Editor’s note: Siska S. Hutapea is founder and president of Cornerstone Valuation Guam Inc. a real-estate valuation and advisory company she opened in May 2012.

Hutapea is a member of the board of the Guam Chamber of Commerce and most recently completed a term as a member of the board of the Guam Economic Development Authority. She is additionally a board member of the Pacific Islands University and was a founding board member of the Guam Women’s Chamber of Commerce, also serving as its president. She is also a past president of Soroptimist International of the Marianas.

Hutapea holds a 1994 bachelor’s in engineering from Trisakti University and a 1997 master’s in real estate from the University of New South Wales in Australia. She holds several professional memberships and designations. .


Q: The Guam real estate market lacks both residential properties for sale and for rent. How is this affecting those market sectors — particularly for those looking to invest in residential property?


A: In the past two to three years, there has been a lack of supply in single family residences for sale due to the limited additional supply while demand was steadily increasing. The recent low interest rate climate exacerbated this increase in demand. This has pushed the median prices up 12% in 2021, as compared to 2020. Investors must now be creative and think outside of the box when finding their deals. Older properties, even unattractive properties, are being acquired for renovation.

Lastly, the exorbitant price increases of construction materials are only making this worse. It is definitely a sellers’ market.


Q: Do you see the scarcity of residential properties changing in the short term, and if so, why?


A:  Unfortunately, not — for the reasons above. Further, we are expecting an increase in population as the military build-up will bring in new civilian and military populations.


Q: What is driving residential construction this year so far, which seems high, given the increased cost of construction? Do you see that trend continuing?


A:  As the median prices increase, the feasibility of new developments becomes increasingly positive. There were 68 new single-family residence permits issued in the first quarter of 2021 which are annualized at 272, closer to our average in the last three decades. The 272 annualized number is the same number of permits as it was in 2016, but the permit value was up to $81.2 million from $59.7 million, an aggregate of a 36% increase. The scarcity of labor and increase in construction material prices drove the permit value up.  However, the current increase in residential construction projects will not be enough to dampen the price increases.  As demand continues, and as long as interest rates are still low, the trend will continue.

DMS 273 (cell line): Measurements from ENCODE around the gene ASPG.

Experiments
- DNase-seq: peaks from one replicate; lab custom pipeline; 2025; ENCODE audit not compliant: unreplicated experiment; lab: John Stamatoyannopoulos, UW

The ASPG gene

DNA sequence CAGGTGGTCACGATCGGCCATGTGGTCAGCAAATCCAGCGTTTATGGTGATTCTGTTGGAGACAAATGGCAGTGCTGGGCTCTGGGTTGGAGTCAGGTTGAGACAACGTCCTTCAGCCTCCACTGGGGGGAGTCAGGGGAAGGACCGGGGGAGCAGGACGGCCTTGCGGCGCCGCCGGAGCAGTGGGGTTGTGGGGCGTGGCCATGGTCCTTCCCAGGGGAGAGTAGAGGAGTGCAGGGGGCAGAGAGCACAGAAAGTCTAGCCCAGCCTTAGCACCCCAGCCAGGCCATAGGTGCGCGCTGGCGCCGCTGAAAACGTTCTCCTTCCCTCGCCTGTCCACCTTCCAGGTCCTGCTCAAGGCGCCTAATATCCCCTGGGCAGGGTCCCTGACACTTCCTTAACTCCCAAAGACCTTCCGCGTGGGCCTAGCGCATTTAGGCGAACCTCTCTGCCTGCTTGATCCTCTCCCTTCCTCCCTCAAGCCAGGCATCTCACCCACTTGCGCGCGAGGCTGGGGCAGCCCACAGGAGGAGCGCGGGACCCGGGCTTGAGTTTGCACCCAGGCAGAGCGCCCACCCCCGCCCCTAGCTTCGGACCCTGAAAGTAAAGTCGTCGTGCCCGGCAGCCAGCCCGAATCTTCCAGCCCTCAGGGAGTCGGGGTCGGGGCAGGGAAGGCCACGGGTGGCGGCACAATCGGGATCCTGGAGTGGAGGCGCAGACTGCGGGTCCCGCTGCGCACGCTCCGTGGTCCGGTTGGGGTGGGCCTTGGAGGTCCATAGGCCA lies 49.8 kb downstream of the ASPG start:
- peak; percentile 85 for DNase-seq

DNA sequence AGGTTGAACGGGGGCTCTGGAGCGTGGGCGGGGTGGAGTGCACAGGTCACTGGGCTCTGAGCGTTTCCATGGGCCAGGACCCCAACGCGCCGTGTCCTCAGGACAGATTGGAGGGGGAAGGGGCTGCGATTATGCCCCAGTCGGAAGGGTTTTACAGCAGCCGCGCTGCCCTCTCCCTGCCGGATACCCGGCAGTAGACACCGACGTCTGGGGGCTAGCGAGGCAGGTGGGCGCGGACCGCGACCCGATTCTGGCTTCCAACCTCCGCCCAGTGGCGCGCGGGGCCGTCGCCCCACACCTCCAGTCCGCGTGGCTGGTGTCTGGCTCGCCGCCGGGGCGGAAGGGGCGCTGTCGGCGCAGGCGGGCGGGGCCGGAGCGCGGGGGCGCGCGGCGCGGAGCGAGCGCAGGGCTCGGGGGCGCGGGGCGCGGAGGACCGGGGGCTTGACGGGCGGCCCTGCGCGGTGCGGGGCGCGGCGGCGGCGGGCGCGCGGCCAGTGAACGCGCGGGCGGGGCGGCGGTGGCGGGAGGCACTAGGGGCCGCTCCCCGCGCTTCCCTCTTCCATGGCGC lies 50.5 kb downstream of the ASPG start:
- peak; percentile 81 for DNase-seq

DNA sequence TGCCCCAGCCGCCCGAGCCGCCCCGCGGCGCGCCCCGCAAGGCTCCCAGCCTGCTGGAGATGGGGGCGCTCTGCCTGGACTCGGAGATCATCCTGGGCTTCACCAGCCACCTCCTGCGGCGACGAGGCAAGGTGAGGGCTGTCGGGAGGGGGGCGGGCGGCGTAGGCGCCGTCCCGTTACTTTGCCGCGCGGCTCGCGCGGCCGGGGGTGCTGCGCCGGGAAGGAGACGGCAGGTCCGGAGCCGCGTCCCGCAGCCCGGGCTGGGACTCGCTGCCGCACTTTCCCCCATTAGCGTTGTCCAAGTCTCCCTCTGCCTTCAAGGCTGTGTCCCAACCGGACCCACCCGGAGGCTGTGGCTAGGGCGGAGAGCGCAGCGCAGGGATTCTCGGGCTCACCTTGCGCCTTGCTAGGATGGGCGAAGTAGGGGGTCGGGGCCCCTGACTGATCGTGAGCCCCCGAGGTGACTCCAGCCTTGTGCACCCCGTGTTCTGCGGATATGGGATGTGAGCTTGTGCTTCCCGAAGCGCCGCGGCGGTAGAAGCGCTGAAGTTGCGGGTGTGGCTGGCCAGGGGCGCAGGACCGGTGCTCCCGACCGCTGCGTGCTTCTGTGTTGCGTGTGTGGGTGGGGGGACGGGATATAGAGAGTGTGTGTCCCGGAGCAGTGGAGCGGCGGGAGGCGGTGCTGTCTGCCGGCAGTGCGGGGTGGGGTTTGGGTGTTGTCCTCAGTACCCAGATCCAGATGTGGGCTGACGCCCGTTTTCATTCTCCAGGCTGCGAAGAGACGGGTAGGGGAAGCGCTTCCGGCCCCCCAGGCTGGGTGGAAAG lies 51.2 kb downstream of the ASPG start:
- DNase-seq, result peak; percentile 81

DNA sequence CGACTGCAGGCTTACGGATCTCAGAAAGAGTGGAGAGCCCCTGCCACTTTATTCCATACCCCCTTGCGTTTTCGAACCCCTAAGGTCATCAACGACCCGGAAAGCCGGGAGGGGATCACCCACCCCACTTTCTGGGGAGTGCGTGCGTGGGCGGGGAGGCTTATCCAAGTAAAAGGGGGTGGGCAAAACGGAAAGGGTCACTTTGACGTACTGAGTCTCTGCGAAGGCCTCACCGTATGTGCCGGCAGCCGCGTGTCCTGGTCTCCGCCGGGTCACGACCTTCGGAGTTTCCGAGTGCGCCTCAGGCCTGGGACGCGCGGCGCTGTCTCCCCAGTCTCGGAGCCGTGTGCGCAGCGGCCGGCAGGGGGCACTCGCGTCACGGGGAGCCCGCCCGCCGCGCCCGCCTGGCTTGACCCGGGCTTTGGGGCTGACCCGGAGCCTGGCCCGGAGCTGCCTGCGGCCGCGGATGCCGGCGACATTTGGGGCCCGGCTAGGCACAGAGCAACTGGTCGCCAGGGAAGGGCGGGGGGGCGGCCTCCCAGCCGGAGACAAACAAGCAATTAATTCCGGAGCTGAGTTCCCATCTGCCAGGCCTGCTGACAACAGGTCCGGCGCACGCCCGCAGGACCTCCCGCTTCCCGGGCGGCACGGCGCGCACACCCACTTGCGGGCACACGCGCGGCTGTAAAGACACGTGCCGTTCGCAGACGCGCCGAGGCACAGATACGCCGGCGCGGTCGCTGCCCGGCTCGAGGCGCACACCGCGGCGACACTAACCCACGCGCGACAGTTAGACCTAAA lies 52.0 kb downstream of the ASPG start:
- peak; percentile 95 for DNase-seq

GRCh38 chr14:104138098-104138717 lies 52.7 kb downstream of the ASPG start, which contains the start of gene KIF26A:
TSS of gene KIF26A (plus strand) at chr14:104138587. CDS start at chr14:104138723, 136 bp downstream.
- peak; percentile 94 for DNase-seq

Q: Industrial sales increased in 2020, compared to 2019. What sort of properties sold in what was after all a pandemic year and what is your forecast for this year?


A: Industrial sales were more affected by the military build-up — military contractors looking for staging yards, temporary workers housing, and warehouses to store materials. These needs were independent of the effects of the pandemic. Demand will still be high in this sector but there is an abundance of M1 zones in the Route 3 vicinity, which should dampen price increases of the land. We may see the return of a Quonset hut, or the modern version of it — prefabricated industrial buildings. These are needed to provide a quick new supply of warehouse space. These spaces should be designed for alternative uses after the buildup is finished.


Q: Commercial sales seem healthy, but the numbers are low. Are these major property sales we are seeing, and what is driving those?


A: There is a lot of pent-up demand for owner-occupant buildings. In contrast, tourism-related buildings are currently suffering from a loss in rent or occupancy. The high construction cost makes it attractive for owner-occupant buyers to look for existing facilities rather than building.


Q: In general, would you say there are real estate investment opportunities in Guam in the short term?


A: Always, but make sure to call us first to make the best possible, highly informed decisions.  Be cautiously optimistic.


Q: In the Northern Mariana Islands there is talk of changes to Article XII, which strictly governs land ownership in the NMI to individuals of NMI descent. Also, leasing of public lands has been taking a long time, even for well-established and desirable partners — in the hospitality industry. Do these factors dampen investment enthusiasm for the NMI? If there are opportunities, please comment. 


A: Yes, but the changes to Article XII have been in process for many years with no end in sight. The NMI did, though, extend the public land lease to a total of 40 years, which is more than Guam has currently at five years. As good stewards of public land, we should make good use of the public land and use the fund to provide affordable housing for the people of Guam. mbj